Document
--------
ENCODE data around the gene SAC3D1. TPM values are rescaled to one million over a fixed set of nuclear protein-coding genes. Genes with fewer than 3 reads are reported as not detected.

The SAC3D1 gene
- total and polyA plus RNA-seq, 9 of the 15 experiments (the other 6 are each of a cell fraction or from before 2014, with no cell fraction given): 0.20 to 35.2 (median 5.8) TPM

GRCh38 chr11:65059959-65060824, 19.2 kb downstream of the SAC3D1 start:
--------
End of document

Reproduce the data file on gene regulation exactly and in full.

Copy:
ENCODE data around the gene SAC3D1. TPM values are rescaled to one million over a fixed set of nuclear protein-coding genes. Genes with fewer than 3 reads are reported as not detected.

The SAC3D1 gene
- total and polyA plus RNA-seq, 9 of the 15 experiments (the other 6 are each of a cell fraction or from before 2014, with no cell fraction given): 0.20 to 35.2 (median 5.8) TPM

GRCh38 chr11:65059959-65060824, 19.2 kb downstream of the SAC3D1 start: